Technology and semiconductor ETFs have been generating a lot of buzz among investors and advisors this year. Considering the importance of technology to the global economy, especially as digitization and automation continue to ramp up, funds capturing the space are likely to see sustained interest from investors.
However, many investors are uncertain about which ETFs to invest in and how they should access these slices of the markets. Should they adopt a broad approach or opt for a more granular strategy? In this article, we will explore the performance and characteristics of key ETFs representing the semiconductor and technology categories, respectively, using advanced data analytics tools provided by LOGICLY.
SMH & XLK in Focus
The VanEck Semiconductor ETF (SMH) offers investors a way to track the performance of U.S.-listed businesses involved in the production of semiconductors. With an inception date of December 20, 2011, the fund has an established track record. The fund has a substantial $9.0 billion in AUM, making it the largest ETF to focus on the semiconductor industry. SMH also comes with an expense ratio of 0.35%, in the middle of the range for its peers.
The fund’s top holdings include NVIDIA Corporation (19.36%), Taiwan Semiconductor Manufacturing Co. (11.42%), Broadcom Inc. (5.28%), and ASML Holding NV ADR (5.05%). In all, the fund’s underlying index includes 25 securities.
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The Technology Select Sector SPDR Fund (XLK), which launched on December 16, 1998, has a broader sector-wide focus and offers investors the opportunity to gain exposure to several tech powerhouses. The fund has $49.1 billion in AUM — it’s among the 50 largest U.S.-listed ETFs and ranks as the second-largest technology ETF.
XLK’s top holdings among the 66 securities in its portfolio include Apple Inc. (23.47%), Microsoft Corporation (23.12%), NVIDIA Corporation (4.70%), and Broadcom Inc. (4.31%). With a 0.10% expense ratio, the fund costs less than the majority of its peers.
10-Year Performance Comparison of the Funds
With the assistance of LOGICLY’s charting tools, we can examine the 10-year performance difference between these two funds. SMH and XLK displayed relatively similar performance, closely tracking each other, until 2016. That’s when the trendlines on the performance graph start to noticeably diverge. However, that gap widened even more rapidly in the wake of the 2020 market crash sparked by the pandemic.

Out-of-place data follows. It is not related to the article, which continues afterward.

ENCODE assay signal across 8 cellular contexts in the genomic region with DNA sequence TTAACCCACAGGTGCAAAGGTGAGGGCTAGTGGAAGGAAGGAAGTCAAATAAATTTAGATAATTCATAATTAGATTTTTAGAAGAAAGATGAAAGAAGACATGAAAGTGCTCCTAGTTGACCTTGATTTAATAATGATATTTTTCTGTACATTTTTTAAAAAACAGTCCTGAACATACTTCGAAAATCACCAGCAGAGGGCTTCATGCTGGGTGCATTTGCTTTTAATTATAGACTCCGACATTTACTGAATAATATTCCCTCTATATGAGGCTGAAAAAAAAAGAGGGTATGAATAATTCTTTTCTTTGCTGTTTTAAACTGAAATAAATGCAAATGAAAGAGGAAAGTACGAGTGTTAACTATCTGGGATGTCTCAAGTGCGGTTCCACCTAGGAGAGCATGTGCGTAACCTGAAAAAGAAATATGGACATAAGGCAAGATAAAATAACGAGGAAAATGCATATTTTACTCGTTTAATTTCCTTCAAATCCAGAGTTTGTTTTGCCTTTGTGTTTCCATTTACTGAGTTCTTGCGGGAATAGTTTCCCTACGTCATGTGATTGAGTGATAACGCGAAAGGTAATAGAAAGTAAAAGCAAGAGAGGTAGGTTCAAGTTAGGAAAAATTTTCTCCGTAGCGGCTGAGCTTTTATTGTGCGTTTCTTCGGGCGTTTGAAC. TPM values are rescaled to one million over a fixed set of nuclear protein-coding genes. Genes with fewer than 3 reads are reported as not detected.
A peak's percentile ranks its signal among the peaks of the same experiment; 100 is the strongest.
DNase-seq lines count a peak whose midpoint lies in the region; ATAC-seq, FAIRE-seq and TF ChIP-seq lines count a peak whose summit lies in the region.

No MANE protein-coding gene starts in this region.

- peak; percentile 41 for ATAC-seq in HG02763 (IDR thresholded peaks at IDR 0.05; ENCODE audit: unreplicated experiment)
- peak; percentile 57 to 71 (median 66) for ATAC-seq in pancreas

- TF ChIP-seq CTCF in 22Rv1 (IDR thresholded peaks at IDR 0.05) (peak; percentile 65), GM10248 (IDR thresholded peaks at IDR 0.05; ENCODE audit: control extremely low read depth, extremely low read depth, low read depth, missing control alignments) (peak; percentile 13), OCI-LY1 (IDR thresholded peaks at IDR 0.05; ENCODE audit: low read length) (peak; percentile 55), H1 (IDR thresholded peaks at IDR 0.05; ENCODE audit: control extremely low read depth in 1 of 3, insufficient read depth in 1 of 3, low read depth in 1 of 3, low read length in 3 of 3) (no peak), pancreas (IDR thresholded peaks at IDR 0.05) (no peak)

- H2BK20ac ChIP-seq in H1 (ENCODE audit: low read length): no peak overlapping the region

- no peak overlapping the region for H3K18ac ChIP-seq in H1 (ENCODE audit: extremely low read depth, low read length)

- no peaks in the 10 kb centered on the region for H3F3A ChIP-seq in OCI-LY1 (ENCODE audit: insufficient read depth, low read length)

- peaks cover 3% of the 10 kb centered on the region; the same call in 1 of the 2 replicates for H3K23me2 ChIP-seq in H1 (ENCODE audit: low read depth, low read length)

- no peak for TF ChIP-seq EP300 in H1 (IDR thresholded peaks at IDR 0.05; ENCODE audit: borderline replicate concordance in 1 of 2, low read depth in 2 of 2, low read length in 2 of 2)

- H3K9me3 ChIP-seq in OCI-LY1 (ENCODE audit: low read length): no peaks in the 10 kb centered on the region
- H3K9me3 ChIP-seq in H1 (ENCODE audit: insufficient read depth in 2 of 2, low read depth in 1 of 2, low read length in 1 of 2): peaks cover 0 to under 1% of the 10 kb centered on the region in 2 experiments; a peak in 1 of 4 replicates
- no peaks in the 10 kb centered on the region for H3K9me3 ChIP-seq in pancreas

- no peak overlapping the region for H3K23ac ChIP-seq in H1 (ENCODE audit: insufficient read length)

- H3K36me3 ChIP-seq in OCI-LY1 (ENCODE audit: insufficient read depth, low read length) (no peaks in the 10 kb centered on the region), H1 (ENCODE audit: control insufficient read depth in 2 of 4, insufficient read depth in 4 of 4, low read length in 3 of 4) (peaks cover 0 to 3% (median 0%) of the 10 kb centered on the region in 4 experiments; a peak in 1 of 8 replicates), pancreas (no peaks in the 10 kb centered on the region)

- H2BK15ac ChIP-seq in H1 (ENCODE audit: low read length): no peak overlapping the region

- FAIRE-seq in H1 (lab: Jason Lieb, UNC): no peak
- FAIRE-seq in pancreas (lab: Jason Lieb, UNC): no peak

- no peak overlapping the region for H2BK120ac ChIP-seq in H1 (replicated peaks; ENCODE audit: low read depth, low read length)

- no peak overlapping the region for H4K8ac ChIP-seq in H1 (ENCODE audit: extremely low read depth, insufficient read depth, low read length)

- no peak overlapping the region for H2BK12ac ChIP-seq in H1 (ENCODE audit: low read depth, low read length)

The COVID-19 pandemic highlighted the importance of technology for the global economy, but even more so, it highlighted how increasingly vital semiconductors are to that technology. The semiconductor shortage sparked mainly by pandemic-related supply chain issues was perhaps most visibly disruptive to the automobile industry but also saw its effects leave a mark on the communications, aerospace, and defense industries, among others.
From July 2013 to July 2023, SMH returned 775.53%, while XLK trailed with a return of 535.34%.
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While the cumulative performance over the past 10 years provides an overview for investors, both funds have done very well year-to-date. XLK is up 38.18% a little more than halfway through the year, so the broad technology sector is doing pretty well compared to the SPDR S&P 500 ETF Trust (SPY), which is up 15.54% year-to-date. However, semiconductors are key drivers of XLK’s performance, and SMH is up 46.89%, significantly more than SPY or even XLK.
A lot of that can be attributed to the performance of NVIDIA Corporation, which represents nearly 20% of SMH’s portfolio and is up more than 190% year-to-date. XLK also offers exposure to NVIDIA, but with a weight of less than 5% in the stock, it has not benefited as much.
For an investor looking to gain broad exposure to large-cap stocks in the technology sector, XLK is likely a perfectly acceptable investment. Keep in mind that it provides exposure to the largest players in the semiconductor industry under its broad technology mandate, so investors in that fund aren’t missing out entirely on the semiconductor boom. However, investors who want to get exposure to the vital components that power the technology sector may want to consider a dedicated fund like SMH.
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